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Young people to shape the future of policing

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POLICE and Crime Commissioner for Dyfed-Powys, Dafydd Llywelyn, this week launches a consultation (Jan 6), in collaboration with Hafan Cymru and Hywel Dda Health Board, which will seek young people’s views on policing and crime, and ensure that the opinion of young people is heard. Hywel Dda Health Board and the Police and Crime Commissioner decided to work together on this youth engagement project so that health and policing work together more closely to give young people a voice.

The PCC commissioned Hafan Cymru in September to further develop his understanding of young people’s views on policing and crime. This builds upon the existing work of his Youth Forum, established in 2018.

Police and Crime Commissioner Dafydd Llywelyn said: “Engaging with young people is a passion of mine, and I always enjoy listening to young people and encouraging them to influence my work as Commissioner. In addition to visiting youth groups and schools across the region, the past 12 months has seen my Youth Forum develop significantly. I made the decision to commission Hafan Cymru to work alongside my Youth Forum so that we can reach out and hear the views of more young people, especially the harder to reach. And to make this as meaningful as possible, I asked Hywel Dda Health Board to work with me on youth engagement too, to make sure we’re working more closely to effectively hear what young people have to say. We are delighted to work alongside experienced local practitioners, and I am excited today to launch our youth consultation which we hope will enable hundreds of young people to participate, the results of which will help inform the future relationship between young people and the police”.

Leigh Martin, Hafan Cymru added: “Hafan Cymru are very excited to be working with the Dyfed Powys Police and Crime Commissioner on this important Project to understand what young people need from the police now and in the future.”

Nicola O’Sullivan, Head of Engagement at Hywel Dda University Health Board said: “It is important that young people have the opportunity to have their voices heard so we are delighted to be working in partnership with the Police and Crime Commissioner and Hafan Cymru to better understand the issues faced by young people, some of which span across both health and policing.”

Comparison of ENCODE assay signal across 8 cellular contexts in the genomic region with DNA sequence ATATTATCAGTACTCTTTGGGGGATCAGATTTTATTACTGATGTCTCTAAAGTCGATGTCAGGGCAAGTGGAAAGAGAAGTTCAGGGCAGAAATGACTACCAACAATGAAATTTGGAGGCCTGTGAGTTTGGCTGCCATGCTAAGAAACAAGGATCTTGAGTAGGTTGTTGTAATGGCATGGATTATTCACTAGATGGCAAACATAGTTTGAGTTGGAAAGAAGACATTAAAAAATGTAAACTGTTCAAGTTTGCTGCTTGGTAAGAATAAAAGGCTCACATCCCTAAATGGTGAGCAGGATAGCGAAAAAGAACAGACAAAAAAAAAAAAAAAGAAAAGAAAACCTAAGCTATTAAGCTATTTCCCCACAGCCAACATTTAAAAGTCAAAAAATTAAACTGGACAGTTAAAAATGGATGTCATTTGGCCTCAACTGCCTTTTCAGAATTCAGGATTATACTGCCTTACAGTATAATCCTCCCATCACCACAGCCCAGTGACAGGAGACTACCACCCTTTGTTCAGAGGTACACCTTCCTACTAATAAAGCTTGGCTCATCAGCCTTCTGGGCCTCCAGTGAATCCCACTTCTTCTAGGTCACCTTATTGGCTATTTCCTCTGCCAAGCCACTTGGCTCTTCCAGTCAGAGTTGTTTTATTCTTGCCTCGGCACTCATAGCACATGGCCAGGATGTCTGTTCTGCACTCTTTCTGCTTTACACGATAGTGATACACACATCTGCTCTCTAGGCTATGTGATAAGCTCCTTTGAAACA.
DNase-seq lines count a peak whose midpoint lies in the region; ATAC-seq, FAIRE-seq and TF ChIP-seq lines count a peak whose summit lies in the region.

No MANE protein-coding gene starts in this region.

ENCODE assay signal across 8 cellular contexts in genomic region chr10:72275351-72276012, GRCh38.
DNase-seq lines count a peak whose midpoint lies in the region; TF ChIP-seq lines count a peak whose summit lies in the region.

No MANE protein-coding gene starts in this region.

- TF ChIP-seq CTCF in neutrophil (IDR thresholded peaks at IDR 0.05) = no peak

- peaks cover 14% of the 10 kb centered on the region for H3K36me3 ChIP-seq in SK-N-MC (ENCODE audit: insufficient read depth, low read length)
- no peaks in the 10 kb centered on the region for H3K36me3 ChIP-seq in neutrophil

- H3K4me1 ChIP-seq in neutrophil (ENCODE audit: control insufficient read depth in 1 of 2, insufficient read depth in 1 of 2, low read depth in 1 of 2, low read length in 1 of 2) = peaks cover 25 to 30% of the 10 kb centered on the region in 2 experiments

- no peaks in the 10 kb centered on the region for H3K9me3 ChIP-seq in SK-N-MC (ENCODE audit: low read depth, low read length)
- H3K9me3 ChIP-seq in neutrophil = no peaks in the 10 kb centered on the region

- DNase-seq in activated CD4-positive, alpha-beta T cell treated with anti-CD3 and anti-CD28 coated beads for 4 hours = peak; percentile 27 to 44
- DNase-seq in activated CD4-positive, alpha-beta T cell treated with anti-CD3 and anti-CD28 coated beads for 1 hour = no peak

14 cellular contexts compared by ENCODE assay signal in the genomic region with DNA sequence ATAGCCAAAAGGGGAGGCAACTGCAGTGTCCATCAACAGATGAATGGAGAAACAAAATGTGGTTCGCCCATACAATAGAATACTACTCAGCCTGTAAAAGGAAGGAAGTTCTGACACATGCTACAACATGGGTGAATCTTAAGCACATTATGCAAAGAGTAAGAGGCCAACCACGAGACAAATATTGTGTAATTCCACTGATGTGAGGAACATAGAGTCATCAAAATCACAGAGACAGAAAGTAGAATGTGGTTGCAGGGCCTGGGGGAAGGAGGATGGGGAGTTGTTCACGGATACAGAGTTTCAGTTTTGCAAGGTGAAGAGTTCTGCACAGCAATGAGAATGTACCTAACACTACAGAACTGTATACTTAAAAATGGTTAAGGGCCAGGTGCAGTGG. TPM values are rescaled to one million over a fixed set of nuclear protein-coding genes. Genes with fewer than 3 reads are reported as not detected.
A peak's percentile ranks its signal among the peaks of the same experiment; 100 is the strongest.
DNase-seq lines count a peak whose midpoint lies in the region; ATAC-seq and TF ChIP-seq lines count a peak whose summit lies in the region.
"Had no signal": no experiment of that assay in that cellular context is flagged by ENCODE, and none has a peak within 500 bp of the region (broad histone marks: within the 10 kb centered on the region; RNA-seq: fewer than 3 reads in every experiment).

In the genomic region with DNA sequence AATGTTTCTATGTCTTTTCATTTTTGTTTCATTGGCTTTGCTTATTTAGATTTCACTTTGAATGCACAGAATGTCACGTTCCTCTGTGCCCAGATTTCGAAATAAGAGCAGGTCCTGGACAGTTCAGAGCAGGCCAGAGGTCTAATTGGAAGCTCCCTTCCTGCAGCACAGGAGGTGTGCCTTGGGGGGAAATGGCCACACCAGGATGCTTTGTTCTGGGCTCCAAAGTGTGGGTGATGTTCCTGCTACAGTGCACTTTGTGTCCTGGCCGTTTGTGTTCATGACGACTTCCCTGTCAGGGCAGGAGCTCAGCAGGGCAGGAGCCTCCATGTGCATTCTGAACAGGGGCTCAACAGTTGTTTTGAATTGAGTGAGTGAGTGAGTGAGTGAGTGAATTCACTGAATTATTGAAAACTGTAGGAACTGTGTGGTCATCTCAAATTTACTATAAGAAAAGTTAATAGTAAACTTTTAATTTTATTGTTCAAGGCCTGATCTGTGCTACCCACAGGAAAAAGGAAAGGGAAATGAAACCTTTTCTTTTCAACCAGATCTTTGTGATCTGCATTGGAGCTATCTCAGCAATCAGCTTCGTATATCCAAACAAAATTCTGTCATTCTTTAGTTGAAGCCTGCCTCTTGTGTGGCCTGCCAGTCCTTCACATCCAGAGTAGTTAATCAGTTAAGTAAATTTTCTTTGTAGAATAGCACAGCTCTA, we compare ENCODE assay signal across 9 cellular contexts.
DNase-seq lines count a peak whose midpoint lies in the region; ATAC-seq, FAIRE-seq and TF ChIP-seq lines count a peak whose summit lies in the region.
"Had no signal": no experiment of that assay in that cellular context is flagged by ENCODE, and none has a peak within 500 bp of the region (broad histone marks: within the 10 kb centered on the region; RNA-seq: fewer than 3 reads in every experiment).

The youth consultation will be in the form on an online survey and focus groups with schools, youth groups, and harder to reach young people. The consultation results will be shared in a Youth Conference in March 2020. The age range for the survey is 14 – 25 year olds.

If you work with young people aged 14 – 25 in Carmarthenshire, Pembrokeshire, Ceredigion or Powys, you can access the survey at https://www.surveymonkey.co.uk/r/einllais If you would like Hafan Cymru to talk to youth groups in your area, please get in touch with Hafan Cymru on 01267 225563.

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Last chance to have your say on National Park’s new Local Development Plan

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THE PEMBROKESHIRE Coast National Park Authority is seeking your views, having made amendments to its forthcoming Local Development Plan following the recent Examination Hearing Sessions.

These amendments are called Matters Arising Changes and any comments received will be passed on to the Inspector for consideration.

The relevant documents and representation form are available on the National Park Authority’s website: www.pembrokeshirecoast.wales/haveyoursay and in paper format at Oriel y Parc Gallery and Visitor Centre, St Davids and the Authority’s main office in Pembroke Dock.

Copies of the documents are also available for inspection free of charge on publicly accessible computers at local libraries during their normal opening hours.

Representations should be sent by 4.30pm on Friday 13 March 2020, either by email to devplans@pembrokeshirecoast.org.uk or in writing to:

Park Direction
Pembrokeshire Coast National Park Authority
Llanion Park
Pembroke Dock
SA72 6DY.

For further information or assistance, email devplans@pembrokeshirecoast.org.uk or call 01646 624800 and ask to speak to someone in the Park Direction Team dealing with the Plan.

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Education

No opt-out for learning about religion, relationships and sexuality

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PARENTS will not be able to prevent their children from learning about religion, relationships and sexuality in the new curriculum.

Education Minister Kirsty Williams made the announcement this week, emphasising the need for ‘careful and sensitive implementation’ of the decision.

Education Minister Kirsty Williams told The Herald: “Our responsibility as a government is to ensure that young people, through public education, have access to learning that supports them to discuss and understand their rights and the rights of others.

“It is essential that all young people are provided with access to information that keeps them safe from harm.